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19 October, 2017

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UK motors will keep giant solar aircraft aloft for five years
Published:  29 March, 2011

British engineers are developing the electric motors that will propel an unmanned solar-powered aircraft with a 120m wingspan that is due to take off in 2014 and could stay airborne for five years at a time. The Solar Eagle craft, backed by $89m of funding from the US Defense Advanced Research Projects Agency (Darpa), is being built by Boeing in collaboration with the UK research contractor, Qinetiq. It will be able to carry a 450kg payload operated from a 5kW power source.

The four permanent-magnet motors that will drive the aircraft (above) are being developed by at team at Newcastle University led by Professor Barrie Mecrow, head of the University’s Centre for Advanced Electric Drives. They will have to be light, efficient, reliable and able to operate at temperatures below –60°C that they will encounter at the Solar Eagle’s cruising altitude of 18–27.4km above the earth’s surface.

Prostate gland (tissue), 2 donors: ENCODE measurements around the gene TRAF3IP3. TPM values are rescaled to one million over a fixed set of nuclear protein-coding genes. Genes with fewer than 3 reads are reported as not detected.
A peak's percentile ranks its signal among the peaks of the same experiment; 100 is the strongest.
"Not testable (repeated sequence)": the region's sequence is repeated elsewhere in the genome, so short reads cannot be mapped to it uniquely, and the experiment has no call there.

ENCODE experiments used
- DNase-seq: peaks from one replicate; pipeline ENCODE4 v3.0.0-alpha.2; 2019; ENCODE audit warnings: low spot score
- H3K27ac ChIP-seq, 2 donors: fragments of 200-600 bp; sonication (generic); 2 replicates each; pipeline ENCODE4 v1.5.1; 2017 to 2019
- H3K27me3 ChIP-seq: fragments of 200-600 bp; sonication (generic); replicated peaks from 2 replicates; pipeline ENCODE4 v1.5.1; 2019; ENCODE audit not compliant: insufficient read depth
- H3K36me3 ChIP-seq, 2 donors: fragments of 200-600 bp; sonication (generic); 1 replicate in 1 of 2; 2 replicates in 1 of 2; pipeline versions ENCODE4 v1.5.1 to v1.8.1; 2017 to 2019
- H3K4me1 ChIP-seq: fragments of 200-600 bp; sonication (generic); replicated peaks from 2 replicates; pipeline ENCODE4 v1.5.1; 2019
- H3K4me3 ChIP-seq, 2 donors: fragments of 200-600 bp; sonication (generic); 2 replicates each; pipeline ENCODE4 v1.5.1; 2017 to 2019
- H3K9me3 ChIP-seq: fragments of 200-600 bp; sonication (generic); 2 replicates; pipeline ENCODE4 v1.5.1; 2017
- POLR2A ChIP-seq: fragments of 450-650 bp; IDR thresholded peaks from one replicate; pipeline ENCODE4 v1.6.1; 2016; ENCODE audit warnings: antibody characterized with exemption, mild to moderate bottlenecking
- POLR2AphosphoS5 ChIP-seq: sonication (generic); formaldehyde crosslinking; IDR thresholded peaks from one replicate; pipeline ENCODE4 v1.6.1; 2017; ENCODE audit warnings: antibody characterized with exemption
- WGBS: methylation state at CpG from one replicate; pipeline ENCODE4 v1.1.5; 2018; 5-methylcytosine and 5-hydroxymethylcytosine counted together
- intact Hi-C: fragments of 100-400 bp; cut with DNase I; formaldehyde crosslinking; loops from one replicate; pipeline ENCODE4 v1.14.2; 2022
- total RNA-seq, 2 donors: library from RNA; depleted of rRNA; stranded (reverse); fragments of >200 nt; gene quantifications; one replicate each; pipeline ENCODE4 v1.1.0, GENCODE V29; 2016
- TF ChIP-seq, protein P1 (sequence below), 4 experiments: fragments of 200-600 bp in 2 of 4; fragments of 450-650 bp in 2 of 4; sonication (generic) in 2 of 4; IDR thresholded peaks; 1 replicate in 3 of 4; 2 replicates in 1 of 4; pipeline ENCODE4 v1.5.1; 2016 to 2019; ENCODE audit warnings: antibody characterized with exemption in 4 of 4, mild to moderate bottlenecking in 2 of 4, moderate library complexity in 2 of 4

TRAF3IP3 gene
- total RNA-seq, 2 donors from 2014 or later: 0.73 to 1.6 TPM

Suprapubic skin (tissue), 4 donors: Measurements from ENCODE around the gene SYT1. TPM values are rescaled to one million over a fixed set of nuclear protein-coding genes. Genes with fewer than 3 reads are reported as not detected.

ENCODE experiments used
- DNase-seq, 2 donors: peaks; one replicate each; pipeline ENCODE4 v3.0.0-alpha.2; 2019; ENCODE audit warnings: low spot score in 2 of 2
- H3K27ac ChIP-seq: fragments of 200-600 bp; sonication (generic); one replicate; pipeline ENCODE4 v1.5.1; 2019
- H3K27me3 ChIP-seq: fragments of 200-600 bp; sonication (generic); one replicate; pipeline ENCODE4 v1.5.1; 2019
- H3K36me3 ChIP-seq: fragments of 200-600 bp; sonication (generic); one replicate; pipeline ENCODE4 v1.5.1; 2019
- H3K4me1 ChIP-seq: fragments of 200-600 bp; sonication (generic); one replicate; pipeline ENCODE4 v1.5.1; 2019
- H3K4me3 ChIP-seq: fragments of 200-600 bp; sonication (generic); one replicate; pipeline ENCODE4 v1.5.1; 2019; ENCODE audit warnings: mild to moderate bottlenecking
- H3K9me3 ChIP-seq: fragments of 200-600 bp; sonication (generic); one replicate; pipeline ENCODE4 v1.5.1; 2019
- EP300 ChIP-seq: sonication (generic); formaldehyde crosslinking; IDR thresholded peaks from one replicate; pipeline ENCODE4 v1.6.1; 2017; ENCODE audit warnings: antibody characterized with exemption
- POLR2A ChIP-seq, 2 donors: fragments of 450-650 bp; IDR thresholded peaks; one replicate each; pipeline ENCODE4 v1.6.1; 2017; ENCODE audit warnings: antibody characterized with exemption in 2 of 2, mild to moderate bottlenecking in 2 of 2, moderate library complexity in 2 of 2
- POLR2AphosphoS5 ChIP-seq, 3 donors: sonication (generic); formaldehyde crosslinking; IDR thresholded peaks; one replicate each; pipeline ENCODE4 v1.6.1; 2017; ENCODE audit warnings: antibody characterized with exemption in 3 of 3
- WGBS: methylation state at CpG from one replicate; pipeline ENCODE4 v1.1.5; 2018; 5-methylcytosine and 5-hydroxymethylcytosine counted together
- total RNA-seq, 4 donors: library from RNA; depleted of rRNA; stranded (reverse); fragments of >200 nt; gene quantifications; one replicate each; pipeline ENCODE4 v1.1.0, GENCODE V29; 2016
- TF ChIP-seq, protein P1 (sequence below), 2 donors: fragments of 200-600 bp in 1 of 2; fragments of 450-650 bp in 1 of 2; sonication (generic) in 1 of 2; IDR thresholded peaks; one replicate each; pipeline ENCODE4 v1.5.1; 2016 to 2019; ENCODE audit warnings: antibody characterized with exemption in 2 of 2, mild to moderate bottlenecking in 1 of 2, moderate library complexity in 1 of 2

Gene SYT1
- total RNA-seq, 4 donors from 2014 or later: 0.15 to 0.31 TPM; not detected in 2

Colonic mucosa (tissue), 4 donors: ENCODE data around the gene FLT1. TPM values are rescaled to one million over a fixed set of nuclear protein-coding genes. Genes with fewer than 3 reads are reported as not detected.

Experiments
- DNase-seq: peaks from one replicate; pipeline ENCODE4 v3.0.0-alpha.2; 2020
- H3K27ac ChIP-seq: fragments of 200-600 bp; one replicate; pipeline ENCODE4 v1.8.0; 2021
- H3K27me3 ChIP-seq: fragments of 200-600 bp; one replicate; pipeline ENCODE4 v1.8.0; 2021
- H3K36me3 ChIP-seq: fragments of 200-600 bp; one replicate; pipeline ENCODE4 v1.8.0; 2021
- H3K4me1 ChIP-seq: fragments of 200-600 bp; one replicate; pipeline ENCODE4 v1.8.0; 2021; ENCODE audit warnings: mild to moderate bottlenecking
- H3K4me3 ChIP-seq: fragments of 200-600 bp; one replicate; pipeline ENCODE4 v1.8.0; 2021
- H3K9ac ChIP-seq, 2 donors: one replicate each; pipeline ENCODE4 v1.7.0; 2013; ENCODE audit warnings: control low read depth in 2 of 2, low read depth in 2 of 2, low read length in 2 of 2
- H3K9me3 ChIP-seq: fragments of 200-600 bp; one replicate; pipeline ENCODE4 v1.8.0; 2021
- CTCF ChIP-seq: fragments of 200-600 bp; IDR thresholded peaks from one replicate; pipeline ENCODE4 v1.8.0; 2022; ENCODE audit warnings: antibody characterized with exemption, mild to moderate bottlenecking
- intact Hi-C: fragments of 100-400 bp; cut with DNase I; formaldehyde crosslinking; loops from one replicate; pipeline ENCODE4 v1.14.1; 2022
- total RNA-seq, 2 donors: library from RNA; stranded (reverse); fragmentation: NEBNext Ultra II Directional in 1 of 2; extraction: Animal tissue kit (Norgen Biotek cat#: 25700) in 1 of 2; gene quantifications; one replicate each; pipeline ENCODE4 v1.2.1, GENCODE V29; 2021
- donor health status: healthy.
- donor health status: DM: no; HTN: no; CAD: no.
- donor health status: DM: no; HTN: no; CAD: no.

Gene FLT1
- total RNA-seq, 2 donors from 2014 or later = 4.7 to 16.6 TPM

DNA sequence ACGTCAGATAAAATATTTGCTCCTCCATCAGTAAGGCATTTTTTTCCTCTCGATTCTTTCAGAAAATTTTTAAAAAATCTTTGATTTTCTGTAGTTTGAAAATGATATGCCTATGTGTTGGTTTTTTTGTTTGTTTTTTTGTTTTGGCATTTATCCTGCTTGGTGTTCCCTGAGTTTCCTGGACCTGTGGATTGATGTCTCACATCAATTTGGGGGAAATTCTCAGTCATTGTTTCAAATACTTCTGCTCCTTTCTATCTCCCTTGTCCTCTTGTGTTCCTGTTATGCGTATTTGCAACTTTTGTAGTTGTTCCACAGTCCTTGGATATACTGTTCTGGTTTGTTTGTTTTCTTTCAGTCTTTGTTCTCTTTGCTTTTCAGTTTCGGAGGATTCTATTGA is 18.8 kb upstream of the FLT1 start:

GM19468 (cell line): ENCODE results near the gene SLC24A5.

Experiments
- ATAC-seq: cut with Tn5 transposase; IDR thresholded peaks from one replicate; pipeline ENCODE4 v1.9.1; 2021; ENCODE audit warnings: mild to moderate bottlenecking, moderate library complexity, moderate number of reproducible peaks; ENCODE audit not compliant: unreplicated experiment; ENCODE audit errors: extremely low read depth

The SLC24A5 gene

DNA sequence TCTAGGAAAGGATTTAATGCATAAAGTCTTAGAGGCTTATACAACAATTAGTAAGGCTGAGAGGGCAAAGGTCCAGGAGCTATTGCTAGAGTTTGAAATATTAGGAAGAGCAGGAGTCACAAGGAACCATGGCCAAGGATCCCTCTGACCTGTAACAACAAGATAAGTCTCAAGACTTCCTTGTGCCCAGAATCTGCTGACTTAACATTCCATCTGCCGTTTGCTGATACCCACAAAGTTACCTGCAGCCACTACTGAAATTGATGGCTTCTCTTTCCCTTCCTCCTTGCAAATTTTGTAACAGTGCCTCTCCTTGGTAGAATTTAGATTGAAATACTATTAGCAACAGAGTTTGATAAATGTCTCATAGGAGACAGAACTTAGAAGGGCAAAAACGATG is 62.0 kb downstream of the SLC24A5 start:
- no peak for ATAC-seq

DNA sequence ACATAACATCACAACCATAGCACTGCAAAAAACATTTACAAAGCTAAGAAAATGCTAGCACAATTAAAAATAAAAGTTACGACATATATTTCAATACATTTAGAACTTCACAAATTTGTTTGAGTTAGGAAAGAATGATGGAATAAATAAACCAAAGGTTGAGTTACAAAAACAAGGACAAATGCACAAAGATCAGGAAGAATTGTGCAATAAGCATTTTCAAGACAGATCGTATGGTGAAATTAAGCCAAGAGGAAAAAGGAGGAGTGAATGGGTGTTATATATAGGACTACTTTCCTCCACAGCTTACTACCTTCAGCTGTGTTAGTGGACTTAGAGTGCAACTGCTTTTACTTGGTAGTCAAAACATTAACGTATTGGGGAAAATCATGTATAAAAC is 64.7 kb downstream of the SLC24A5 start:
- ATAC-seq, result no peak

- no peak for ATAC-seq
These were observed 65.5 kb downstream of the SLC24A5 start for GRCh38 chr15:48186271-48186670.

“The motors will have to be powerful enough to drive the propellers to get this gigantic plane off the ground while still being super-efficient and incredibly lightweight,” says Mecrow. “The work is particularly challenging because the plane will be flying at a height of more than 60,000 feet where temperatures can be below –60°C and conventional systems stop working.” The motors will incorporate rare-earth magnets and special low-loss steel laminates produced in Japan.

Mecrow says it is “incredibly exciting” to be part of this feat of engineering. “This plane will have the longest wingspan ever – the only thing that comes close is the Airbus A380, which has a wingspan of around 75m,” he points out. “This is more than half as big again – longer than a football pitch.”

In 2010, the Newcastle team helped to develop QinetiQ’s Zephyr – a smaller unmanned aircraft which completed two weeks of non-stop flight powered by solar energy.

The team hopes to have the first two prototype motors for the Solar Eagle ready to test within six months. The first flight, which is likely to last about a month, is planned for 2014. Potential applications for the craft have not been disclosed.

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